Sunday, November 30, 2008

The Great Web 2.0 Distinction

Web 2.0 is big. I don’t need to tell you that.

I often find myself talking about it to people who simply don’t get it. They think Facebook, LinkedIn and YouTube are a waste of time. Perhaps they’re right or perhaps they’ve been left behind…

I’m currently reading Sarah Lacy’s book on Web 2.0. She’s been reporting on startups and venture capital in Silicon Valley, the heart of all things internet, for almost a decade.

She writes Valley Girl, a biweekly column for BusinessWeek and co-hosts Tech Ticker on Yahoo!

If you get the US version of her book it’s called: Once You're Lucky, Twice You're Good: The Rebirth of Silicon Valley and the Rise of Web 2.0. Penguin publishes this one (May 2008). What a crap title! (View it on Amazon)

If you get the UK version, which is the one I’m reading, it’s called: The Stories of Facebook, YouTube and MySpace; The People, the hype and the deals behind the giants of Web 2.0. Published by Crimson Publishing (November 2008).

The book is an engaging inside story of how some of the giants of Web 2.0 came to be. It’s got some useful distinctions in it and the best one I’ve ever heard to put Web 2.0 into context.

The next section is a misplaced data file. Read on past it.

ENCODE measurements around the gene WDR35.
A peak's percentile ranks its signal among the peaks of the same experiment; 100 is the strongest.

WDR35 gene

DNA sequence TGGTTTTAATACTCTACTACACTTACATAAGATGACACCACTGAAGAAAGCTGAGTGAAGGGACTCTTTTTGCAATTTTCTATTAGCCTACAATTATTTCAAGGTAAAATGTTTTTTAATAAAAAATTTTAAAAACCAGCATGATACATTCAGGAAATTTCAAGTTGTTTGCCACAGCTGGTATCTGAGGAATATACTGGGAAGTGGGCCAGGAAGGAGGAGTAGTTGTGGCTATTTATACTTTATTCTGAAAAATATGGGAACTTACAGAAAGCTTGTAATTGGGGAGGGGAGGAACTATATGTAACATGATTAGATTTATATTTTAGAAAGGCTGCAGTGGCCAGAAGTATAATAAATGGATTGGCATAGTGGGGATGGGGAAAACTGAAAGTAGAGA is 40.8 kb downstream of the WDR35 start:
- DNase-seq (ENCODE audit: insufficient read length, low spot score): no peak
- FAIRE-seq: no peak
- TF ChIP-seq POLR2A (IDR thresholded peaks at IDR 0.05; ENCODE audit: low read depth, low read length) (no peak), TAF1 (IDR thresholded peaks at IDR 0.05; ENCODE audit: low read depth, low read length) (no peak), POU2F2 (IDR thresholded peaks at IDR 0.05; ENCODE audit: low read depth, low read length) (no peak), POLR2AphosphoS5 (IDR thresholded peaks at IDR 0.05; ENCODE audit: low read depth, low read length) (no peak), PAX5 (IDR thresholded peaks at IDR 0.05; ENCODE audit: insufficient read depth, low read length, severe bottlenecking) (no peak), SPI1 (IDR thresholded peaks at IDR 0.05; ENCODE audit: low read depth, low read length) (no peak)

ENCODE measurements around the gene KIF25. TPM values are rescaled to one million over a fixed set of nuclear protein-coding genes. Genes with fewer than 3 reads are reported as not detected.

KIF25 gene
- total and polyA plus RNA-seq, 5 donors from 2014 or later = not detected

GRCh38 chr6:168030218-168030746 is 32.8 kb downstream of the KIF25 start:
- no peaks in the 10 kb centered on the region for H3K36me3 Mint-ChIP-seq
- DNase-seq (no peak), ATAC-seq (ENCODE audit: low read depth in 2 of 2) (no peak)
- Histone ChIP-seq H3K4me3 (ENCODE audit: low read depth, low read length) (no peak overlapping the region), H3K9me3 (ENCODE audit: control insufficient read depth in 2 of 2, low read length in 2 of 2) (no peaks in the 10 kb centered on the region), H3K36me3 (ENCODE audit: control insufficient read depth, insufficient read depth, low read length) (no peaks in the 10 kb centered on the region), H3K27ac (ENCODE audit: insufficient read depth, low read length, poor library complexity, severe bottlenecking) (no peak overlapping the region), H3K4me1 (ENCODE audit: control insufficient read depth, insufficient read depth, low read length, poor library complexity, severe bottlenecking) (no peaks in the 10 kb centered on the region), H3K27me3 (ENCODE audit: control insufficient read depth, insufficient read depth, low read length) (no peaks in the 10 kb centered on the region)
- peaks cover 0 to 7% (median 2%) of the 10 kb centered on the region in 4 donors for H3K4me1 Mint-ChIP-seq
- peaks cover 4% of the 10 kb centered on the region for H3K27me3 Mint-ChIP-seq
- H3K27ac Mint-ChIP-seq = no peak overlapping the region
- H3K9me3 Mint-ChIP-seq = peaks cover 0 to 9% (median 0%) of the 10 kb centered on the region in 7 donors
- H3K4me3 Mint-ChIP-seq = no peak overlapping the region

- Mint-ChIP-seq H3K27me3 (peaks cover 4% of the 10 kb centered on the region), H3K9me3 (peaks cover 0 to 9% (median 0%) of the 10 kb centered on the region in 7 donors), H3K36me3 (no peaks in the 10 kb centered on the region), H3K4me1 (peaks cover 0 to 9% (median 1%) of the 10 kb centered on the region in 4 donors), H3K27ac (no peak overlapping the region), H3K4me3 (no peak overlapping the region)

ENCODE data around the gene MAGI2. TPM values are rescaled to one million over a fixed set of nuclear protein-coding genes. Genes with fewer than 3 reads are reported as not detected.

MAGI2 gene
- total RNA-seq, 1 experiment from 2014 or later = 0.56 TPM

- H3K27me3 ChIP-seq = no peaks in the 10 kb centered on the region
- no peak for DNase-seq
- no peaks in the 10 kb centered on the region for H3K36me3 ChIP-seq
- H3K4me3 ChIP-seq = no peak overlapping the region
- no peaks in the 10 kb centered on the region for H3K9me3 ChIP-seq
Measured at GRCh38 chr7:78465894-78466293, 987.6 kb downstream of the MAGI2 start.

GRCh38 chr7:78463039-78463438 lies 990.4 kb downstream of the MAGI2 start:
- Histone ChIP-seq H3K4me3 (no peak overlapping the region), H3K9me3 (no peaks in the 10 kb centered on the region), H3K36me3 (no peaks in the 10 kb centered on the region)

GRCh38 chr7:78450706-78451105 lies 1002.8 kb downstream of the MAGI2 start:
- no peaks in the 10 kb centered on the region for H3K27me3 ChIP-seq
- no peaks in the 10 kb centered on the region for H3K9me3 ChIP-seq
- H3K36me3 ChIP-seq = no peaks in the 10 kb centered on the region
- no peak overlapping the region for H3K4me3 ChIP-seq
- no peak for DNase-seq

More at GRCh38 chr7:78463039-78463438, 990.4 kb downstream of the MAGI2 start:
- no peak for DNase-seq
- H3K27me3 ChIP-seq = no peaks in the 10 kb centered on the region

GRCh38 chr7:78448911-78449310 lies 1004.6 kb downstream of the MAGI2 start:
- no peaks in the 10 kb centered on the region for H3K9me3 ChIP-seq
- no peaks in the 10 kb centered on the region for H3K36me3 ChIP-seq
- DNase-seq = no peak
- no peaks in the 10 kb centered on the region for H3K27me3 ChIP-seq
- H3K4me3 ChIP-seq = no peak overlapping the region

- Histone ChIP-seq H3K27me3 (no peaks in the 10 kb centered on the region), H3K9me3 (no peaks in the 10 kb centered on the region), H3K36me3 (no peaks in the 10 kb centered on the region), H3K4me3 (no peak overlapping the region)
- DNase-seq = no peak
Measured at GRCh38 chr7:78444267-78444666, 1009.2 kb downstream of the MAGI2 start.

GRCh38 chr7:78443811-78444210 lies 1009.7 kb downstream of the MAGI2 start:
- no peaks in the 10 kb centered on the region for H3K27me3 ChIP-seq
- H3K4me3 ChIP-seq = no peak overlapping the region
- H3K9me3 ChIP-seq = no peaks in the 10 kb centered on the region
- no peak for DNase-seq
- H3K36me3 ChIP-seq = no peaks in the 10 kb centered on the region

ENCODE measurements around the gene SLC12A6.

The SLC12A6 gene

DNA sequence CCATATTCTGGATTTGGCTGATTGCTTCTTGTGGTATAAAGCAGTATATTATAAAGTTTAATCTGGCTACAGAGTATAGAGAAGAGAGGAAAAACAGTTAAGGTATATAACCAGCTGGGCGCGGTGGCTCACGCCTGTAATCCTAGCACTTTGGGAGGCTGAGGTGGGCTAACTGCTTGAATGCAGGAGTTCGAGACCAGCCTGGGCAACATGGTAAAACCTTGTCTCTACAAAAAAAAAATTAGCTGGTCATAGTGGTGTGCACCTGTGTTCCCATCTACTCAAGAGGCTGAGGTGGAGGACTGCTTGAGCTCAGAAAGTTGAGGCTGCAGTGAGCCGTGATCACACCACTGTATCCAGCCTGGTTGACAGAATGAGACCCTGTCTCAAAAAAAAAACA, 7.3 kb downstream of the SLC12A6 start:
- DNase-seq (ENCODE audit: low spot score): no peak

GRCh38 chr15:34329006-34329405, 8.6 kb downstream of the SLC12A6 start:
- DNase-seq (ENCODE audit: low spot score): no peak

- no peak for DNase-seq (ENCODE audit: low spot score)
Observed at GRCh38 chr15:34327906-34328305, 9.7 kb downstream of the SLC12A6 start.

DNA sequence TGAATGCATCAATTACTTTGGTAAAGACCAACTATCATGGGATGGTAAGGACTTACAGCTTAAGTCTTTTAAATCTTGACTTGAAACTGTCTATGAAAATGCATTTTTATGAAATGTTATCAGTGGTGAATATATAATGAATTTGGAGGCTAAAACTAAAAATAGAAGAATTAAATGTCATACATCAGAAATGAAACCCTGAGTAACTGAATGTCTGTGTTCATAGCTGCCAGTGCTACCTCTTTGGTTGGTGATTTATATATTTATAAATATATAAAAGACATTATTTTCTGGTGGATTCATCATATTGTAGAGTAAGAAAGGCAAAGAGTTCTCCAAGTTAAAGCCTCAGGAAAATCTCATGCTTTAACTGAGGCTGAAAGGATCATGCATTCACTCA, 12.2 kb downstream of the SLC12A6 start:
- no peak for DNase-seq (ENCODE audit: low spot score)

On page 145, Lacy is talking about Sean Parker. He was pivotal in a number of key internet plays, including Napster with Shawn Fanning and Facebook with Mark Zuckerberg.

He gets the web. He gets it at a gut, visceral, intuitive level. He also gets it way before most.

This distinction is attributed to him and it puts Web 2.0 into a context where you can hear the potential opportunities. Here goes…

Web 1.0 was about the digitization of media. Think Napster. You take your content and you make it available in new ways digitally via the net. Why buy a CD when you can get it for nothing online? The recording companies and the movie companies didn’t get it, Napster did.

The holy grail of Web 1.0 was the portal. You built a big website that had news, weather, sport, stockmarket prices etc. It was a one-stop shop and the direct translation of a newspaper. It was the geek’s newspaper because the web really hadn’t invaded everyone’s lives just yet.

Web 2.0 is about the digitization of identity. Sounds impressive huh? But what does it mean?

Basically, it’s the translation of you as an individual online. You get to tell the world who you are online through your name, contact details, photos, likes and dislikes, music, video and anything else you want to link to.

Your blog is one such outlet of your identity. I get to be me and I get to say what I want to whoever wants to listen. No wonder 75 million blogs have been created in less than 10 years!

Now take this one step further. I have my identity online and my friends have theirs online as well, so do a couple of million other people so… let’s hang out.